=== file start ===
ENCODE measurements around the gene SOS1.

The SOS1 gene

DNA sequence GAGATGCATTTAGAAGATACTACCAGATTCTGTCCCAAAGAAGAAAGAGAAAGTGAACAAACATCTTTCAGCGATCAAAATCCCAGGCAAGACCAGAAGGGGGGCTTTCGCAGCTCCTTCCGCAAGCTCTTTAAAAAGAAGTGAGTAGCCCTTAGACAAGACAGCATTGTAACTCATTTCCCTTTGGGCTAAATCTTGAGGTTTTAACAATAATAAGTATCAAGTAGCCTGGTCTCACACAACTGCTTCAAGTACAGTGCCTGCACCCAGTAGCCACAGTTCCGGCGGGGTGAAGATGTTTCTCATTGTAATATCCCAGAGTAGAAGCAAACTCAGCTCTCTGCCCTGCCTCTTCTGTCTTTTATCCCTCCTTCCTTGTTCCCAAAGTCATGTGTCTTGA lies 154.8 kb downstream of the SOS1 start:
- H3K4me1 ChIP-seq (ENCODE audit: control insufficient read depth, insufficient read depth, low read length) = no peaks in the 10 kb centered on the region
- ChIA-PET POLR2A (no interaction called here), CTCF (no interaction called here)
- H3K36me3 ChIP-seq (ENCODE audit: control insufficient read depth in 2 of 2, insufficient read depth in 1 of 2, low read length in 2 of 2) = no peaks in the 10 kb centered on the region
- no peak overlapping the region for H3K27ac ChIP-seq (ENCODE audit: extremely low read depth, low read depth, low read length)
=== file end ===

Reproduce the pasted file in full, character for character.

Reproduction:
ENCODE measurements around the gene SOS1.

The SOS1 gene

DNA sequence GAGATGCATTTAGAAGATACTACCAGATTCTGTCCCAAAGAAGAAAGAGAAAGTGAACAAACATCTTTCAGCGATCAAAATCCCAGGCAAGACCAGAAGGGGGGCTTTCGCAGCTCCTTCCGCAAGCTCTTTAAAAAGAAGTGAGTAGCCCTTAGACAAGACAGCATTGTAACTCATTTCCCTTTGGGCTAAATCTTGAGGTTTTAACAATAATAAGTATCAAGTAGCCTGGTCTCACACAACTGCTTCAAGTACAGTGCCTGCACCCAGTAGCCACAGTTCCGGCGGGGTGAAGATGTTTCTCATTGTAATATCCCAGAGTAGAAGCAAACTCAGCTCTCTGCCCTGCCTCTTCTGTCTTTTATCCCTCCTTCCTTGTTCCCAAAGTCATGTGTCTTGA lies 154.8 kb downstream of the SOS1 start:
- H3K4me1 ChIP-seq (ENCODE audit: control insufficient read depth, insufficient read depth, low read length) = no peaks in the 10 kb centered on the region
- ChIA-PET POLR2A (no interaction called here), CTCF (no interaction called here)
- H3K36me3 ChIP-seq (ENCODE audit: control insufficient read depth in 2 of 2, insufficient read depth in 1 of 2, low read length in 2 of 2) = no peaks in the 10 kb centered on the region
- no peak overlapping the region for H3K27ac ChIP-seq (ENCODE audit: extremely low read depth, low read depth, low read length)